How to Care for Garden Furniture
Looking After Garden Furniture
Good-quality wooden furniture is made to stand outside for years without any noticeable deterioration. However, it pays to check it over during early spring to make sure it is in good condition, so you can enjoy the garden as soon as the weather warms up.
Make sure the joints are sound and tighten up any bolts orfixings. Use fine wire wool or an abrasive nylon pad to remove traces of mould growth or tree resin, and then touch up the finish if it is showing signs of wear or looks dry and dowdy.
If oldor paint is starting to flake or split, it may be worth stripping it with a chemical paint remover so you can apply a finishing oil instead (see right). A modern oil finish is ideal for exterior furniture and joinery: it is easy to apply and requires no more than annual maintenance to protect any wood from weathering and to preserve its appearance. Suitable finishes are usually marketed as Danish oil or teak oil.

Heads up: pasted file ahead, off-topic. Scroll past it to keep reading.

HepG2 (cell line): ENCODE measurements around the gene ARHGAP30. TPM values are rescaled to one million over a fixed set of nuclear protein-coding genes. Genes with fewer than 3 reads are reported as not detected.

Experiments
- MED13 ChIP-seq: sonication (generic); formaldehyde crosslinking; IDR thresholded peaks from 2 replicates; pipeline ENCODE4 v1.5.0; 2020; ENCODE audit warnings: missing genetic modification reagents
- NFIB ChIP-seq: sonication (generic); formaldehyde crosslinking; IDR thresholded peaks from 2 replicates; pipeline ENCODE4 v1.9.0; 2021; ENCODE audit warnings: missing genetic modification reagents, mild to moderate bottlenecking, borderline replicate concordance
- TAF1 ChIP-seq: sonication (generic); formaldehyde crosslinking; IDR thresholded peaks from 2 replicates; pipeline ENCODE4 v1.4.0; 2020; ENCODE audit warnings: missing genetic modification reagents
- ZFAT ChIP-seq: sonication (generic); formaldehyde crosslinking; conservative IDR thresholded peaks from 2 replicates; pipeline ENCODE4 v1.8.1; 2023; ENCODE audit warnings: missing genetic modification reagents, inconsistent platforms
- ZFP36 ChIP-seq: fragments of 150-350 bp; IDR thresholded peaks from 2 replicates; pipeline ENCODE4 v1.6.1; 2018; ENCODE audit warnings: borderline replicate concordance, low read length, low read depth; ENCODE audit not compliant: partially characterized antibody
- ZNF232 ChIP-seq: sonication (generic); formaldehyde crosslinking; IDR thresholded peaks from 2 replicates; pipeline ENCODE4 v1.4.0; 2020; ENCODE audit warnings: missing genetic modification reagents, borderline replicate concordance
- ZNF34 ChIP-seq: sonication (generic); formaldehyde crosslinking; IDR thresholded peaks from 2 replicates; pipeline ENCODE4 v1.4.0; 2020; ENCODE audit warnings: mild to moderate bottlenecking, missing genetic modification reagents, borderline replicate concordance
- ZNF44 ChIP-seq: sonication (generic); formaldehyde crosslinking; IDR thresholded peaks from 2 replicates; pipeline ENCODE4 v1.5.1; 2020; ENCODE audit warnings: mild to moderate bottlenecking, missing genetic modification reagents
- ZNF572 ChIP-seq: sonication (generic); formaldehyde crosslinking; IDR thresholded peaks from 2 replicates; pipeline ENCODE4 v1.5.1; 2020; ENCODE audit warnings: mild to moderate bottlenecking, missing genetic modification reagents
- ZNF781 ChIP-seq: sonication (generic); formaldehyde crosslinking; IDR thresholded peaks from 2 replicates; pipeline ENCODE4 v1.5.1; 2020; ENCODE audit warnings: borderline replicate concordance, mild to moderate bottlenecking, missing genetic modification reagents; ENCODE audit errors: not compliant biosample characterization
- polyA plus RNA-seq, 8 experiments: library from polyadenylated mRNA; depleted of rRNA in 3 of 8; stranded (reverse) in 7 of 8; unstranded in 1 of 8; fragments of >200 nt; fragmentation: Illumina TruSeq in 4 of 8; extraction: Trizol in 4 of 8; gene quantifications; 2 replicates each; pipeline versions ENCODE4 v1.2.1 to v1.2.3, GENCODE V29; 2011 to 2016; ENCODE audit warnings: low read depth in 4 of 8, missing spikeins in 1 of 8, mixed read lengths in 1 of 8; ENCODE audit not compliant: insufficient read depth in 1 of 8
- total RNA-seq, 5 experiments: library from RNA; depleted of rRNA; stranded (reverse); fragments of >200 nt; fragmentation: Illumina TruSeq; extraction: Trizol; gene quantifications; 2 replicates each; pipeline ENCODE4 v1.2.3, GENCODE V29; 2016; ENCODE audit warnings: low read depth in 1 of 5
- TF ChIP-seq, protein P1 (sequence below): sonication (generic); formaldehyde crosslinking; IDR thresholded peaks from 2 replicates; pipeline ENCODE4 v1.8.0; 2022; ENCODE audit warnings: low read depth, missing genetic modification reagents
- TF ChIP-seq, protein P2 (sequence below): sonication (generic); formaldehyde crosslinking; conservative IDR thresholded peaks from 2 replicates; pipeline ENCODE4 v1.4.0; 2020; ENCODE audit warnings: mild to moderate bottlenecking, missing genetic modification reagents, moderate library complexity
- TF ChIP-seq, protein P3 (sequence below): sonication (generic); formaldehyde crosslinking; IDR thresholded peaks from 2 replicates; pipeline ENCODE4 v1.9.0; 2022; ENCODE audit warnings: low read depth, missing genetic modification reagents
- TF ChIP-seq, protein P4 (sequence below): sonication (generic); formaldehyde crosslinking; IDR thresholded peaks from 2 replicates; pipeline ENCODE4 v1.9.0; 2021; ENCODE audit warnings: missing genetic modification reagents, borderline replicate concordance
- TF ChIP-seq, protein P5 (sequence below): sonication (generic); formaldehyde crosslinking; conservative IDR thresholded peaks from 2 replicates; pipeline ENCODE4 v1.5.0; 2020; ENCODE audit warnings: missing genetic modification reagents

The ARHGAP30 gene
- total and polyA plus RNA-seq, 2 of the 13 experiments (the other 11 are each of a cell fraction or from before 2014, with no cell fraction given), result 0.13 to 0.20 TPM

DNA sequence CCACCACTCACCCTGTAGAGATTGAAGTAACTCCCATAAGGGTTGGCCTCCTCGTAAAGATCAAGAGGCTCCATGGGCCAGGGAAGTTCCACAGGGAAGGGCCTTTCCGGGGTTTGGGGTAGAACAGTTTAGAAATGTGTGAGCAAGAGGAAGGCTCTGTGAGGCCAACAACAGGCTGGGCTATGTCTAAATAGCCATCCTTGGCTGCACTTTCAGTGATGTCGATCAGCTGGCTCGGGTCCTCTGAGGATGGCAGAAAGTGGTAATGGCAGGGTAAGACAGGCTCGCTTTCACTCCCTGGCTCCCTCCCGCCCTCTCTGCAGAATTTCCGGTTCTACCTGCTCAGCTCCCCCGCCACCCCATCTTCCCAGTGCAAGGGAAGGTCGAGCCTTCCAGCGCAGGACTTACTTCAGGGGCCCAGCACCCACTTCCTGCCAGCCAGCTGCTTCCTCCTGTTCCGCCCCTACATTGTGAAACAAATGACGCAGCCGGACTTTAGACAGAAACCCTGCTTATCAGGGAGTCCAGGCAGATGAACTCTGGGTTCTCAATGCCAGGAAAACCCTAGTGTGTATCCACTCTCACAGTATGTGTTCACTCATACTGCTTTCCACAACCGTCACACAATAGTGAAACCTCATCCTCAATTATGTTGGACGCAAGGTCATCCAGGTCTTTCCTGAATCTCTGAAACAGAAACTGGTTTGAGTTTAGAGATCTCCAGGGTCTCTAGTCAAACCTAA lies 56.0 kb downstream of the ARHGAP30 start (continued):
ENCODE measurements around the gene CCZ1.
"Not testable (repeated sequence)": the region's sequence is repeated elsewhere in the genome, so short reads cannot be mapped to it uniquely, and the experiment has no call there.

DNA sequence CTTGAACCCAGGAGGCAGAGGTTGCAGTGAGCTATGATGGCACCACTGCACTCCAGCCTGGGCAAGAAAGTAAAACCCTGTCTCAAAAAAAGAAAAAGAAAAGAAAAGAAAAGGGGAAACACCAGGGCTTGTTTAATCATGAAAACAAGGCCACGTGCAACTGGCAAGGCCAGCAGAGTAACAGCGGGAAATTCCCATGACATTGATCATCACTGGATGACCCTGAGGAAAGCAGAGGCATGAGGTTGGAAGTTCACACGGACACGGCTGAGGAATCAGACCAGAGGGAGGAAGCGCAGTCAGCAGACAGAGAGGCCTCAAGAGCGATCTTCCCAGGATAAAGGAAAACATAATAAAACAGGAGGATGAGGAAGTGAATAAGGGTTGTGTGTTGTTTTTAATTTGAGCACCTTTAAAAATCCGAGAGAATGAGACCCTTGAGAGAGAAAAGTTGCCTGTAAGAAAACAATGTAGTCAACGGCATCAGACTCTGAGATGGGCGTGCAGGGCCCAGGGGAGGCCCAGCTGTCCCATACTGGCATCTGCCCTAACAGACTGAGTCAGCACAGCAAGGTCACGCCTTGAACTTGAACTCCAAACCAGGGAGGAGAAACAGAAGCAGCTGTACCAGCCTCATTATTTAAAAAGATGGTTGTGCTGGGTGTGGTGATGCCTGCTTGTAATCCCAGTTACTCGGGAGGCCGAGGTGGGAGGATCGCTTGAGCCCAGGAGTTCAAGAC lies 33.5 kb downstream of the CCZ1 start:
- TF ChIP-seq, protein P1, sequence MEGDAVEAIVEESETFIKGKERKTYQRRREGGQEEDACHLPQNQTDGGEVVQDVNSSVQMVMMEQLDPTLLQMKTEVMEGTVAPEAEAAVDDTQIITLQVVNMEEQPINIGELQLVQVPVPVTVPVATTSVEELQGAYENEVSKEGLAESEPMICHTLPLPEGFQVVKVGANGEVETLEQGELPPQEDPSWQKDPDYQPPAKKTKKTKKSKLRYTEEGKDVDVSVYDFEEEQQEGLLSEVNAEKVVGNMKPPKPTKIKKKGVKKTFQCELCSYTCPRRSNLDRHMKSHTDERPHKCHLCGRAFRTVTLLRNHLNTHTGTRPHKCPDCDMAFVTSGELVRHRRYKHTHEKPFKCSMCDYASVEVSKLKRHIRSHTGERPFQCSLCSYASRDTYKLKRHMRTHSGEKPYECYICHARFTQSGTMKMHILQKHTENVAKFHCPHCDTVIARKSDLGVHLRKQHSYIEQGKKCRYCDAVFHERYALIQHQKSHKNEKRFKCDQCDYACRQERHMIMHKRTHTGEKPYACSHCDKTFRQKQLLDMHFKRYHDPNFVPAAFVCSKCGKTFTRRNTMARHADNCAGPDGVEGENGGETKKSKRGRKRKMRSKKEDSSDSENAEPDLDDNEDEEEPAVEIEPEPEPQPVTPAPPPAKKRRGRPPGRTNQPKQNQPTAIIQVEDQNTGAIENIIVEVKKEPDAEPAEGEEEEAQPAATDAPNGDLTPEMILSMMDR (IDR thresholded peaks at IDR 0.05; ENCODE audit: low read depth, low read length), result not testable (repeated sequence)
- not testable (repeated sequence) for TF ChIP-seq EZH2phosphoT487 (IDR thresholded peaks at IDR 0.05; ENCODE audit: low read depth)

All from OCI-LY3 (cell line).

If your furniture is already oiled, treat all surfaces with one coat of fresh oil and wipe off the excess immediately.
Oiling stripped wood
The most efficient way to apply a finishing oil to bare wood is to rub it in with a pad of soft, lint-free rag. Don’t store oily rags: keep them in a sealed tin while the job is in progress, then unfold them and leave them outside to dry before throwing them away.
A brush is a convenient way to spread oil over large surfaces and into carvings or mouldings.
Rub or brush a generous coating of oil into the wood grain. Leave it to soak in for 10 to 15 minutes, then wipe off excess oil with a clean cloth. After about six hours, coat the wood with oil once more. The next day, apply a third and final coat; raise a faint sheen by burnishing with a soft duster.